Welcome to the health and happiness blog.

Today we are looking at beliefs.  There’s often some confusion about what I mean by ‘beliefs’ as they often mean your individual spiritual, religious ideas – but when I use this term I mean ‘the way that you see the world’.  The key thing about beliefs is they show up as ‘truths’ – they are versions of how the world works. But the thing about beliefs is sometimes they are absolutely accurate and sometimes they are an approximation of how reality really is. 

However, because they are beliefs, we don’t see them as an approximation.  We see them as THE truth, and this is where we can get stuck.  

Beliefs about ourselves 

We can have beliefs where we can think certain things about ourselves to be true, that just aren’t true.  Sometimes it could be really valuable, for example, you might think, ‘I’m really good at meeting people at parties’, ‘Everything I do works out well’. 

But sometimes we can have beliefs like ‘I’m always the kind of person that gets left out’ or ‘I get lots of viruses’ or ‘bad things happen to me’ and those kinds of beliefs are not so useful.  

Assessing beliefs 

The key thing to remember about beliefs is not, are they right or wrong.  Although that can sometimes be helpful, the most useful question to ask is. 

Is this belief useful for me?  

Does it help me?  

So if you’re thinking about jumping from a great height and imagining you can fly without wings, then that is probably not a useful belief, but if you’re thinking ‘you know what I think if I try something new as I’ve got a really good chance of finding my way through it’ then that’s a much more useful belief. 

It’s worth noting that neither of those is necessarily true, but one may be more useful than the others. 

We need to become good at spotting beliefs which is a topic for another blog, but before we do, let’s consider why it is so important to do so.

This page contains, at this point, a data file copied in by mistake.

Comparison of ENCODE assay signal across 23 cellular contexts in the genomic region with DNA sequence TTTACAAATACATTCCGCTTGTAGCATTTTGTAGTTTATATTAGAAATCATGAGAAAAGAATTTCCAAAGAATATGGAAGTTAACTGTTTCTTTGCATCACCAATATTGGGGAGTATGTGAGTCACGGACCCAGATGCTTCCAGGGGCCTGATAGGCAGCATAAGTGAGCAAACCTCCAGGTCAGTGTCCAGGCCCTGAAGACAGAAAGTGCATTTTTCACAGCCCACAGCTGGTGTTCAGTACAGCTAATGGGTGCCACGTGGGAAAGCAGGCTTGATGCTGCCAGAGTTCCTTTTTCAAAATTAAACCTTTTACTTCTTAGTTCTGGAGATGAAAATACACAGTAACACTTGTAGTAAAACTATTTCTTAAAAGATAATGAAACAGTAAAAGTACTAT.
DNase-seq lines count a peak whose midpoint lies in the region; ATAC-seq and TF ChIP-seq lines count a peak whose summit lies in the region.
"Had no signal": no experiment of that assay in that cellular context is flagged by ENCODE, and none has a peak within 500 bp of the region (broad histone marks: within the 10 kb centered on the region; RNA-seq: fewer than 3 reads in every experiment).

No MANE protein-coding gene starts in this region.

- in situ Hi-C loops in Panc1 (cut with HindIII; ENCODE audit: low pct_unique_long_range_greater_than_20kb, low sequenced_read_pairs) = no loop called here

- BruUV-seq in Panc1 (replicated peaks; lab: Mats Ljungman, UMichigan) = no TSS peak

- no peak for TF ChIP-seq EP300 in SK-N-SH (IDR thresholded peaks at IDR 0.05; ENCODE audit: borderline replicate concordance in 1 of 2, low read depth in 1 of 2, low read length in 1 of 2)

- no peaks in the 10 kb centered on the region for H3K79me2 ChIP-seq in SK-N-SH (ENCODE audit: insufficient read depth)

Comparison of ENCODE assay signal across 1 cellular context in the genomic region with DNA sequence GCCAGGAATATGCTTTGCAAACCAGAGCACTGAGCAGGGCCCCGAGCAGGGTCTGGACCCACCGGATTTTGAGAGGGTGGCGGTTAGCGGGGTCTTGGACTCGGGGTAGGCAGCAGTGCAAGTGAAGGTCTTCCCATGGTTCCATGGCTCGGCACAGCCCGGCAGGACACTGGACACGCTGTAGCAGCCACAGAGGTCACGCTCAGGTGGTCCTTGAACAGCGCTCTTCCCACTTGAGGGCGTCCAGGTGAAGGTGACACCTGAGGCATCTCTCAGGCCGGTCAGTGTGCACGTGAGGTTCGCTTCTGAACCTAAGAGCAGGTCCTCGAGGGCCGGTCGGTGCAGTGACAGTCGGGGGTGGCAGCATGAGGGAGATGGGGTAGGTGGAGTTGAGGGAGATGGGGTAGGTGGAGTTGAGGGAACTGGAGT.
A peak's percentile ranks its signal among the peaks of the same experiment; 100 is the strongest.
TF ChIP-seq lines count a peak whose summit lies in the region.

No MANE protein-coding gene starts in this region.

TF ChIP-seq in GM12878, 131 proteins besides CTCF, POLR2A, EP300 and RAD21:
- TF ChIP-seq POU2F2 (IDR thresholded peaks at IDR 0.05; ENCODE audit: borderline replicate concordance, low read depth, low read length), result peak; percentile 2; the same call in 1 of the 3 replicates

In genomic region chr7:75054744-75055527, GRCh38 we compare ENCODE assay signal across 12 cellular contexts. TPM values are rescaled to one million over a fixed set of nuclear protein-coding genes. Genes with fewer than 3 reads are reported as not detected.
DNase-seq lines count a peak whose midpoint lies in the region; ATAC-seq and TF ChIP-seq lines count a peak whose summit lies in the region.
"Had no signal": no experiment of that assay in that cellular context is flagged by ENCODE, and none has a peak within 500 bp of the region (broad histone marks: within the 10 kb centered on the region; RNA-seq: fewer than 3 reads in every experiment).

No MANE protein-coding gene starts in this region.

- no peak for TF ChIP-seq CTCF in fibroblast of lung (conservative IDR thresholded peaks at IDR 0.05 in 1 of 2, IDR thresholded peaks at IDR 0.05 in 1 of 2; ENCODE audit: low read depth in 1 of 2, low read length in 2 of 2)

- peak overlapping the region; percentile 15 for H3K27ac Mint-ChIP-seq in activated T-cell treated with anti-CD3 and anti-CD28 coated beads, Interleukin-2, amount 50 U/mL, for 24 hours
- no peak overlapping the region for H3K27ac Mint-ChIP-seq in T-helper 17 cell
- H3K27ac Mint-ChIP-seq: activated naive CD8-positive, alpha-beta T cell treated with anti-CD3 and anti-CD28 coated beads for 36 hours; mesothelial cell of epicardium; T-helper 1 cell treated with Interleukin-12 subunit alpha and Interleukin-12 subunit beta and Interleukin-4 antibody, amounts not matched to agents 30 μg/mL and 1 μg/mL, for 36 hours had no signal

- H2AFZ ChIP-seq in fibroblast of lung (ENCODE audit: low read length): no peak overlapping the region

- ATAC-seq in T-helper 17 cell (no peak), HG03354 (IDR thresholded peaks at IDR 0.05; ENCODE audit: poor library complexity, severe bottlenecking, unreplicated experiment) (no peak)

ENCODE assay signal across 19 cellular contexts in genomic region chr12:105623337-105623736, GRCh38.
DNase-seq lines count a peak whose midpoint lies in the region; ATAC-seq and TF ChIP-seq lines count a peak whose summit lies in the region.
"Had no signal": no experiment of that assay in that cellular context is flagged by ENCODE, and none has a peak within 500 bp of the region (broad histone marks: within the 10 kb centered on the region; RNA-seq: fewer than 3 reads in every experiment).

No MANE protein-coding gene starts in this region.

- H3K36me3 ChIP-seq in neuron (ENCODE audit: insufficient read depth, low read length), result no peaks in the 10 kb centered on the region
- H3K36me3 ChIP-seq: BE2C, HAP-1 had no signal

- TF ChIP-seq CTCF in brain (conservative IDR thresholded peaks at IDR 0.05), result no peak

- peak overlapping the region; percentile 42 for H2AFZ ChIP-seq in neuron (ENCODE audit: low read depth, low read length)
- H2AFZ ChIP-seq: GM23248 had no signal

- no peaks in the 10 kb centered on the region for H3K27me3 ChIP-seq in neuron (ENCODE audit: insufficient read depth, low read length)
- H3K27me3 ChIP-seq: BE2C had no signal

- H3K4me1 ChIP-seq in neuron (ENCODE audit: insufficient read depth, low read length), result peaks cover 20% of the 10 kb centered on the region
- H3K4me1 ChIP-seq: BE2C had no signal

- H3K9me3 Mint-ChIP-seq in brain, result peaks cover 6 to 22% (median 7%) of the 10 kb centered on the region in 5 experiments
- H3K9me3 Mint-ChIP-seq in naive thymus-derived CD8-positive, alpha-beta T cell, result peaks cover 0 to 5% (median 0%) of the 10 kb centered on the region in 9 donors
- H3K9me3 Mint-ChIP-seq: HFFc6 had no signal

The importance of beliefs 

Considering beliefs are just our thoughts and guesses about how the world is, they are incredibly powerful – affecting our physical and mental health, our success and life’s path and there is a lot of research into this. 

In terms of health, much of the research comes from work with placebos.  Placebos are where someone is given a pill or an intervention that contains nothing of value (it’s also called a ‘sham’ intervention).  Placebos are often used to compare the effects of giving a placebo with the effects of a real drug or intervention.  This is to see how much better the real thing is compared to the placebo, because it’s well known that just by giving an inert pill or giving any intervention people will gain some benefit from it. 

What’s surprising is that the effects that people get from placebos are so large that they can get positive changes from things like placebo surgery, pain relief from placebo morphine, improvement in Parkinson’s symptoms from placebo injections and so on. 


Nocebos are just as interesting – they are the dark side of placebo, where people get a negative response from taking the pill that contains nothing.  In one study, they gave people a placebo and compared it to a real drug that had three types of side effects, one of which was digestive system symptoms. 

In this study, undertaken in a number of different locations, there was one hospital where they forgot to photocopy the side effects sheet correctly – so that only two of the side effects were mentioned. 

The digestive system side effects weren’t on the piece of paper because of the photocopying error.  They gave out these warning leaflets, and guess what happened…